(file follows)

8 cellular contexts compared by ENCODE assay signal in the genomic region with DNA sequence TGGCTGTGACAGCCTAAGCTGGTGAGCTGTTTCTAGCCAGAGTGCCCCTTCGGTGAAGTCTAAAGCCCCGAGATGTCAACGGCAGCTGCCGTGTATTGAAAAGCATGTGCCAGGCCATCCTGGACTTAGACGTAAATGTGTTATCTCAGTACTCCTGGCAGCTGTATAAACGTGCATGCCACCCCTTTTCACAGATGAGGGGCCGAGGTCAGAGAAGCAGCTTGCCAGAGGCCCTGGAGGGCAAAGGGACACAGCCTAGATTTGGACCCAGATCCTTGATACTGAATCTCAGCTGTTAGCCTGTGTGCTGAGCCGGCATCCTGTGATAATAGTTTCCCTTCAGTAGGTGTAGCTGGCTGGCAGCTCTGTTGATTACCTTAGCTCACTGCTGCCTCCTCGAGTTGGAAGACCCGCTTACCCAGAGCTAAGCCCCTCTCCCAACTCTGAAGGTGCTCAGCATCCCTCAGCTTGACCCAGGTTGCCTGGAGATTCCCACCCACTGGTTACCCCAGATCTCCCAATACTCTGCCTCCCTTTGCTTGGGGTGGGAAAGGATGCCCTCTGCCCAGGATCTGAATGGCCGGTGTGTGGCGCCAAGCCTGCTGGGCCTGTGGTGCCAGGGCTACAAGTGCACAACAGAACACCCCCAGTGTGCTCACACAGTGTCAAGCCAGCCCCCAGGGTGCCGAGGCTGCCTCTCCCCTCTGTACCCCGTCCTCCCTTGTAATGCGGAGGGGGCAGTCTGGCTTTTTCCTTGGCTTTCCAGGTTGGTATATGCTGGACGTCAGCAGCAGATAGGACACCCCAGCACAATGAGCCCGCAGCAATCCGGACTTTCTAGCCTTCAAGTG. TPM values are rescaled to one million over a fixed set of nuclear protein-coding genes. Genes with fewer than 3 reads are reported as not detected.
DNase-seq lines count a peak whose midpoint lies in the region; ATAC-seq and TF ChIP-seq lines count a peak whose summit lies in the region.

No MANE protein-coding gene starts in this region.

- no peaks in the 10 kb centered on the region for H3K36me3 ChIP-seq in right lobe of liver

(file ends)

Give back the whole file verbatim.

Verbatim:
8 cellular contexts compared by ENCODE assay signal in the genomic region with DNA sequence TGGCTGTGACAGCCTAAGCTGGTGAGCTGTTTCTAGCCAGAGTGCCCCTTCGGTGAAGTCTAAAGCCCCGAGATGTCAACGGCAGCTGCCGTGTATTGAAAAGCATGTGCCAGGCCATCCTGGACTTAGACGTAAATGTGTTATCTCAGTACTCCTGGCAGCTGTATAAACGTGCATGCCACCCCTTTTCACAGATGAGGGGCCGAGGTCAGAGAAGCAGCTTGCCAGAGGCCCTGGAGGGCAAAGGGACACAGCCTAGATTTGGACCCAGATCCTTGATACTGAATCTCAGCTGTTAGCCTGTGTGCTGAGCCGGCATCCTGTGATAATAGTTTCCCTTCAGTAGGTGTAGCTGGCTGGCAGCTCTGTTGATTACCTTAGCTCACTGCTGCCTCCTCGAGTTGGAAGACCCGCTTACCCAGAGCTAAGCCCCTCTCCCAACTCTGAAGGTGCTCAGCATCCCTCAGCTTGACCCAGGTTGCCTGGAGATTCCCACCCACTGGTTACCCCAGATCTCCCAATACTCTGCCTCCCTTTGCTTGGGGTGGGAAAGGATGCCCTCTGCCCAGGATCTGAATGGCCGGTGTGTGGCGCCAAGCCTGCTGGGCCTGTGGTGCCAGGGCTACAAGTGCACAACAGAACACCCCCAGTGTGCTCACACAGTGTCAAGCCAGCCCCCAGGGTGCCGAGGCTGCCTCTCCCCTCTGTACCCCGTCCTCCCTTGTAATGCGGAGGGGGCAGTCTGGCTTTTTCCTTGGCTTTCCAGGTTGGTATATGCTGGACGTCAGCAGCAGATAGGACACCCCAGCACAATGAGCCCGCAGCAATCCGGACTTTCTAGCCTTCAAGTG. TPM values are rescaled to one million over a fixed set of nuclear protein-coding genes. Genes with fewer than 3 reads are reported as not detected.
DNase-seq lines count a peak whose midpoint lies in the region; ATAC-seq and TF ChIP-seq lines count a peak whose summit lies in the region.

No MANE protein-coding gene starts in this region.

- no peaks in the 10 kb centered on the region for H3K36me3 ChIP-seq in right lobe of liver